Back On Track With The 1066 Specials
By Nick Pelling
As we all know, things have been opening up again. But, as the noise of supposed normality kicks in, it’s worth shining a light on a club that deserves to be much better known: The 1066 Specials. They breathe real passion and genuine meaning into the idea that ‘football is for all’, offering exercise, skills and match experience to people with all manner of differing needs, ranging from emotional and cognitive issues through to the physical.
1066 Specials in match with Hollington
One of the great things about the Specials is that they provide a really high quality of football infrastructure: the coaches have FA qualifications and also the necessary safeguarding training; the facilities at the Bexhill College ground are excellent; even the corner flags flutter.
However, as coach Duncan Nolan says, “the most important thing about The Specials is that it gives young people a sense of self-confidence.” Developing such a valuable quality obviously goes far beyond the confines of a football pitch. Indeed, it is worth pausing to reflect that people with disability have frequently not had a good experience of sport at school; on the contrary, many have painful memories. The Specials reverse that and start building social skills, a sense of self-worth and, critically, new friendships. In short, they give young people a big boost. It might be thought that, with so many different conditions and needs, coaching would be problematic but, as Nolan says, “it just seems to work, and has done since 2003”.
1066 Specials team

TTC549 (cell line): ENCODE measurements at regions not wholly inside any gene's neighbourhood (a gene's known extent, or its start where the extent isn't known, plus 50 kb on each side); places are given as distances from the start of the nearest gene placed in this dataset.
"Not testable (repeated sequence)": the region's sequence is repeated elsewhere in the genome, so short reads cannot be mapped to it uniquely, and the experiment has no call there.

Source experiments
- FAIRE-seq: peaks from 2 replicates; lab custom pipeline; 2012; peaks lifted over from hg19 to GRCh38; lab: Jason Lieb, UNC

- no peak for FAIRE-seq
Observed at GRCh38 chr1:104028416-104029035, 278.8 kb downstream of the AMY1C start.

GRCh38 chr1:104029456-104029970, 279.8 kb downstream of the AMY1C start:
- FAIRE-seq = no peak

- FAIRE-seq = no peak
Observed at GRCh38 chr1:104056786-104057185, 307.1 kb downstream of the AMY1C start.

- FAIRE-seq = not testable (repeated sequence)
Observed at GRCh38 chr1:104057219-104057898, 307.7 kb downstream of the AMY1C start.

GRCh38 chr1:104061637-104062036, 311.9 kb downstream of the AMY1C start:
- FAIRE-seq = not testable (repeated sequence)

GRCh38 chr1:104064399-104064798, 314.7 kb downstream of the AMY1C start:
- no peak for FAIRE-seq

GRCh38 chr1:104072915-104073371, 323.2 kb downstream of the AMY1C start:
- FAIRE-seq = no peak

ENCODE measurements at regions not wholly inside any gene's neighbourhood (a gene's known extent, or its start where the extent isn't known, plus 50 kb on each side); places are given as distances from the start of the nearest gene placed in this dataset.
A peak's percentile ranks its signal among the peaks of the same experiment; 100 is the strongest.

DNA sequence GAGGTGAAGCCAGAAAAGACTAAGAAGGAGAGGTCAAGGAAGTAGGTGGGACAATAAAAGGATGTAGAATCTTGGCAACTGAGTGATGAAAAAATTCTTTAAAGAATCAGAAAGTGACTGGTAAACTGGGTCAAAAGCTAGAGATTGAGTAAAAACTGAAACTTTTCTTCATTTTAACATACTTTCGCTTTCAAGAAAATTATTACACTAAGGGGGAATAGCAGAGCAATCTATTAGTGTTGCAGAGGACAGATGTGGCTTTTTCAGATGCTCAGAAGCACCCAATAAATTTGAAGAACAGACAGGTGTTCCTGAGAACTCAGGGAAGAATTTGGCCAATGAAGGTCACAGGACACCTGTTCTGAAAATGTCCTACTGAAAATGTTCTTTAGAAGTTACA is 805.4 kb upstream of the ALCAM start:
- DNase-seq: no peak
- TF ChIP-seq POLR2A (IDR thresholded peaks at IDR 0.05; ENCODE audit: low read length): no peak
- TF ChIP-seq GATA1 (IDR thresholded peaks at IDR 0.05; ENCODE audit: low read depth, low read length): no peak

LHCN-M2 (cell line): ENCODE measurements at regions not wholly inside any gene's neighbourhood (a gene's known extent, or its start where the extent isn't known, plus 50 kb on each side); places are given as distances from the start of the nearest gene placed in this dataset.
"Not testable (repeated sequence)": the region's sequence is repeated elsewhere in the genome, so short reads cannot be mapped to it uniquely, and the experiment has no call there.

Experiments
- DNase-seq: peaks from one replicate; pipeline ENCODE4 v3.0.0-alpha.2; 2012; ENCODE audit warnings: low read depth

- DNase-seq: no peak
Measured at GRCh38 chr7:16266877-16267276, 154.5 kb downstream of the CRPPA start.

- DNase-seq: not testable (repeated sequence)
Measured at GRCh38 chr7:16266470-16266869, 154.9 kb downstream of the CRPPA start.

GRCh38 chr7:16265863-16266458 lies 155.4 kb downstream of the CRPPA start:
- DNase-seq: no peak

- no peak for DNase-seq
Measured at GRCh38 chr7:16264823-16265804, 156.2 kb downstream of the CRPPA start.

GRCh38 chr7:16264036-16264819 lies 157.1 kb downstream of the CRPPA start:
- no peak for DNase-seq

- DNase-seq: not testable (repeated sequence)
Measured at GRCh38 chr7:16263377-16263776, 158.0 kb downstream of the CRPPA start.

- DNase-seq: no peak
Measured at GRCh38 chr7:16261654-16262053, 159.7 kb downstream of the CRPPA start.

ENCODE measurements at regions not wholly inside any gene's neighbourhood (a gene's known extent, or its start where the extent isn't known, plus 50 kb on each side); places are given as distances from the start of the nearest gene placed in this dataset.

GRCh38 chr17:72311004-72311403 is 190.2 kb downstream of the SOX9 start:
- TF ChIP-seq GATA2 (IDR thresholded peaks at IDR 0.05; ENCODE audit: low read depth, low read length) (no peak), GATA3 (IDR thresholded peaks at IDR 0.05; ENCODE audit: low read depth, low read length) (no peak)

It should not, however, be assumed that the club is some form of therapy group with footballs thrown in. The Specials exist within the structure of the Sussex FA Disability League, indeed the club was a founder member of that League in 2014. Furthermore, they have won the League and Cup competitions so many times that they are one of its elite clubs. Essentially, although the club stresses that first and foremost football must be fun, it also takes the football very seriously. Parents tend to see quickly the value in this dual approach.
In many ways the Specials are one big family. The best illustration of this recently was a memorial game between the 1066 players and Hollington FC, organised to commemorate the club devotee Roger Lee who sadly passed away during the Covid crisis. He was a tremendous supporter of the club – and a shrewd goalkeeping coach. His commitment was absolutely typical of the way the Specials seem to thrive.
The Specials won the game 5-4 on penalties, and in the process £241.00 was raised for the club in an event Nolan was moved to describe as “unimaginably brilliant”. At the end of the game, Roger’s widow, Val, was touchingly presented with a beautifully framed set of goalkeeper’s gloves and shirt by Hollington manager Scott Price and his players.
Although the football club depends entirely upon unpaid volunteers, it must be recognised that the driving force behind the founding of the Specials was a St Leonards businessman, Harold Lawrence. He invested not just time but also his own money in creating the club, and was pivotal in developing the FA Disability League, for which he helped to design the logo. He subsequently endured a debilitating stroke, but even at that low point he found a way to create positivity with his book about it, entitled At A Stroke.
The club was recognised in 2013 when it received the Queens Award for Voluntary Service, the equivalent of an MBE for an organisation. As if this was not glamour enough, Sir Paul McCartney has become a patron and the satirical surrealist Bexhillian, Eddie Izzard, donated £5,000.
Next season will start in September with training on three Saturday mornings every month at Bexhill College, staffed by the volunteers who are prepared to play to the whistle in all weathers. However one looks at this club, it is surely pretty close to special.
• For more details, see the club website: 1066specials.org.uk and facebook.com/1066specialsFc or phone 07522 576546.
We hope you have enjoyed reading this article. The future of our volunteer led, non-profit publication would be far more secure with the aid of a small donation. You can also support local journalism by becoming a friend of HIP. It only takes a minute and we would be very grateful.